Thursday, October 30, 2008
Legend of The Oak Leaf
“The tenacity of oak leaves gave rise to a folktale that explains why oak leaves are shaped the way they are. Legend has it that the devil once made a pact with a farmer. The devil stipulated that he could snatch the poor man’s soul that fall, as soon as the oak had lost all its leaves, which were then rounded with a smooth edge. The devil was beginning to look forward to October. However, November came and went, and by December, all the trees were bare except for the oak. Its leaves, withered and brown, held fast to their stalks. Spring arrived and, one after another, the withered leaves dropped off the tree. When the last of the leaves had fallen, the devil thought the farmer’s time had finally come. But when the devil appeared to collect his due, the farmer guided him very close to the tree and showed him that the tips of new leaves had long since started to appear. Upon seeing this, the devil flew into a terrible rage, venting his anger on the oak tree it with his claws. The leaves of the oak have had strangely lobed edges ever since.”
- From The Curious Gardener, by Jurgen Dahl, “Some Things About Oaks”
This theory, while not scientifically accurate (the devil has claws?) or botanically correct (if old leaves are torn, new ones will grow back torn?), carries within it a lesson about hope and faith and all sorts of dreams deferred, which is doubtless why I favor this theory over some dull tale about the life cycle of the oak tree, and also why I find it instructive when it comes to formulating a theory about why, say, tornadoes always strike trailer parks, or carnival clowns seem so closely related to serial murderers, or even why scary movies always come out at Halloween.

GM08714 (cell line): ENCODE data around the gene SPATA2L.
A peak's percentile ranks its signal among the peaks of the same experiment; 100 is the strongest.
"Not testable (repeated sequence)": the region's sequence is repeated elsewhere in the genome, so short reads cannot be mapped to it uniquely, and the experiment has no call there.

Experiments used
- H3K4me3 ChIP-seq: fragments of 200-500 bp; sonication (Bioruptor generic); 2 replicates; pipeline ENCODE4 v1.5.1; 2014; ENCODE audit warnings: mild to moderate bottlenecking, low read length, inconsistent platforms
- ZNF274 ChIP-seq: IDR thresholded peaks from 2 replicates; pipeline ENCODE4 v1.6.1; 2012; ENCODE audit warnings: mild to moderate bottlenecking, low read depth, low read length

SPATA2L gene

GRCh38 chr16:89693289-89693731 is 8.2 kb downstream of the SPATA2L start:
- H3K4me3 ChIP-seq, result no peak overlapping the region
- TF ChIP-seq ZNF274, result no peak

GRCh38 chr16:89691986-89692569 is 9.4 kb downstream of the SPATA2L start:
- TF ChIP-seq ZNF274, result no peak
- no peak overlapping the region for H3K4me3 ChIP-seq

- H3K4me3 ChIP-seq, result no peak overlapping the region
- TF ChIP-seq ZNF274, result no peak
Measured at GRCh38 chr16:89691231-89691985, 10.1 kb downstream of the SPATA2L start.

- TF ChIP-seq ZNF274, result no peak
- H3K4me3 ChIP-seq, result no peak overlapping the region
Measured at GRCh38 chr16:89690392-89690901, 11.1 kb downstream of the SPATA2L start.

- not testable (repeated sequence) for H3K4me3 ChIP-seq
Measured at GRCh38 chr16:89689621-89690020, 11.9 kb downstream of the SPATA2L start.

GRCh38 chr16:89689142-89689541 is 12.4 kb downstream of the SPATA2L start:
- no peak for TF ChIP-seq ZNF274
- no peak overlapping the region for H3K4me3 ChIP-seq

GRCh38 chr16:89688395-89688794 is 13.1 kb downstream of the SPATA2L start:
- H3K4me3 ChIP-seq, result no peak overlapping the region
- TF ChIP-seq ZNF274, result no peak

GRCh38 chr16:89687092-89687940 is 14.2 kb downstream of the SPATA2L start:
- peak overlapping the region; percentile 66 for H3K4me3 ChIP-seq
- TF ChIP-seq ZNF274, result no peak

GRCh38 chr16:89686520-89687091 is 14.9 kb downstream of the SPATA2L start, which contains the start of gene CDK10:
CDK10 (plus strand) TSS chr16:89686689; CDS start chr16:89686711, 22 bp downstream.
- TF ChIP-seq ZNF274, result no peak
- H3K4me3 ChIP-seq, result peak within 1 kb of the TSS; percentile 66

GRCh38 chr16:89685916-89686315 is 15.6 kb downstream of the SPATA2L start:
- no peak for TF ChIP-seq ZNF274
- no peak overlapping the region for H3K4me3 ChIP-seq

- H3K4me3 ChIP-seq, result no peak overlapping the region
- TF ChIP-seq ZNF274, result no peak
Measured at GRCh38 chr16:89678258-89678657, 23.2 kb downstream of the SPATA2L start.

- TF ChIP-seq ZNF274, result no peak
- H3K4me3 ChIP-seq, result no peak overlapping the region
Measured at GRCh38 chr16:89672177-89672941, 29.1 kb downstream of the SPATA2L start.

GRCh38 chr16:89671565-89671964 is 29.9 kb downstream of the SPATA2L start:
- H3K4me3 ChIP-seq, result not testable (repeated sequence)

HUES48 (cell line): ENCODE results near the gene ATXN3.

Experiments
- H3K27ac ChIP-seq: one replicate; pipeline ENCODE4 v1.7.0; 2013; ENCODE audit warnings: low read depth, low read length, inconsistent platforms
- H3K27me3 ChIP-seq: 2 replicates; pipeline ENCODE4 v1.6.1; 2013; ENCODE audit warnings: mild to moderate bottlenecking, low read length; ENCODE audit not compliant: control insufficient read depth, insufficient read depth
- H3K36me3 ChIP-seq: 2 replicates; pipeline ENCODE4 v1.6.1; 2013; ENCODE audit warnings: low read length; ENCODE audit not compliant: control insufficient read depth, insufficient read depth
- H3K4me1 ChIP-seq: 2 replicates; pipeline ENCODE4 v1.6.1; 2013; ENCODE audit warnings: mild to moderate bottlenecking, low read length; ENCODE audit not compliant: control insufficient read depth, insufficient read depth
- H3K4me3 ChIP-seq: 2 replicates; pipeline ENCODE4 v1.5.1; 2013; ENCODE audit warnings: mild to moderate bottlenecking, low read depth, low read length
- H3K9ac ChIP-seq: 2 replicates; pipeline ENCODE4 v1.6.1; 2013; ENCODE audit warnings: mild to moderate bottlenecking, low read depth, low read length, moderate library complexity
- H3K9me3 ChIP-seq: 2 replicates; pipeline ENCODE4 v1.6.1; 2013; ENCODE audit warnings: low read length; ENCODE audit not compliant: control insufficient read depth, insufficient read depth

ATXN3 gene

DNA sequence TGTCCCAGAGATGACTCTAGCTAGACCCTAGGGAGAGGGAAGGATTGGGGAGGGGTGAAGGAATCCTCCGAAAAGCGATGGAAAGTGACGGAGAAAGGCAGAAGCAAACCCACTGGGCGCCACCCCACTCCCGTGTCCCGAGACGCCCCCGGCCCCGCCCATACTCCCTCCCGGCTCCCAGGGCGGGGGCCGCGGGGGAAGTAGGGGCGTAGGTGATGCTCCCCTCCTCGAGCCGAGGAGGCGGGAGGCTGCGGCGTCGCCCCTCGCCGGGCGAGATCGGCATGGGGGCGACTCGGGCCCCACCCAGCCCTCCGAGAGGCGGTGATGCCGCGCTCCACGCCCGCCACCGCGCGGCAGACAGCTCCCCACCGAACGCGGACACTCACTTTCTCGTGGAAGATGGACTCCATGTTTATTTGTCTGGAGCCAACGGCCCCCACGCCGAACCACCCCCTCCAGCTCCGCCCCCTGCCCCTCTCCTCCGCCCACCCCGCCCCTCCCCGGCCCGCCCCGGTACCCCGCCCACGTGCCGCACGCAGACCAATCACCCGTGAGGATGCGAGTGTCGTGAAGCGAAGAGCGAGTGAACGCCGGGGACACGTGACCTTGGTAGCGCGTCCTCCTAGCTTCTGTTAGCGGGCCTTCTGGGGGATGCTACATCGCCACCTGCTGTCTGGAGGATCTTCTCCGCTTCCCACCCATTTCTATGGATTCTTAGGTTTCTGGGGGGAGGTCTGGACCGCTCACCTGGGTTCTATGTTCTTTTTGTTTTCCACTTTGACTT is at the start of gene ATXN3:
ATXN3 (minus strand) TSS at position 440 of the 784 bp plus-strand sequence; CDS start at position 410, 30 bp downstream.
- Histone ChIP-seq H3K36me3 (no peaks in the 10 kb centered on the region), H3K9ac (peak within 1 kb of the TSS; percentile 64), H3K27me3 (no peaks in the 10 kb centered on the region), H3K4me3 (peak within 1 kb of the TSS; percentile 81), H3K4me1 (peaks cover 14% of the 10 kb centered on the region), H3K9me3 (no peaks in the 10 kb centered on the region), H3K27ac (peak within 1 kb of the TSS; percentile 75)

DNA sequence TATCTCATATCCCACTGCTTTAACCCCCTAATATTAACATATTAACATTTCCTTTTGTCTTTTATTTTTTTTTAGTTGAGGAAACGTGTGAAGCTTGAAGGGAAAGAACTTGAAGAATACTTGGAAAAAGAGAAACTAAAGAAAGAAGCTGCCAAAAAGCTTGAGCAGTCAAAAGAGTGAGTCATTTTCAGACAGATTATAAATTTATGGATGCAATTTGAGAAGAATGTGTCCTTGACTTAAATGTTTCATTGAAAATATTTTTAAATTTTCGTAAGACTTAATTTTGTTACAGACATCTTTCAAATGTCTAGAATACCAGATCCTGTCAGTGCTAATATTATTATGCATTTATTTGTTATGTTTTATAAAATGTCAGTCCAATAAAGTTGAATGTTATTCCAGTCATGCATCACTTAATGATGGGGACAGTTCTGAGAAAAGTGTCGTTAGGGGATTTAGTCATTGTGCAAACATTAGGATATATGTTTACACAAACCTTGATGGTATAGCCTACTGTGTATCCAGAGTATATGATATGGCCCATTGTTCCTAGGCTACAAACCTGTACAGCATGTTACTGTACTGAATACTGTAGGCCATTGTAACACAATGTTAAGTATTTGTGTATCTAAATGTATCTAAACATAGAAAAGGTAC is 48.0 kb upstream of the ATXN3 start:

Constancy is rewarded over fiendish cleverness. Even after we all pack up the garden following the final garden party, decorated by Mother Nature in those bright and garish fall colors, even if we all doze fitfully through those lengthening winter nights, and we all stagger dimly through those short cold winter days: nature abides, seasons unwind, and leaves return.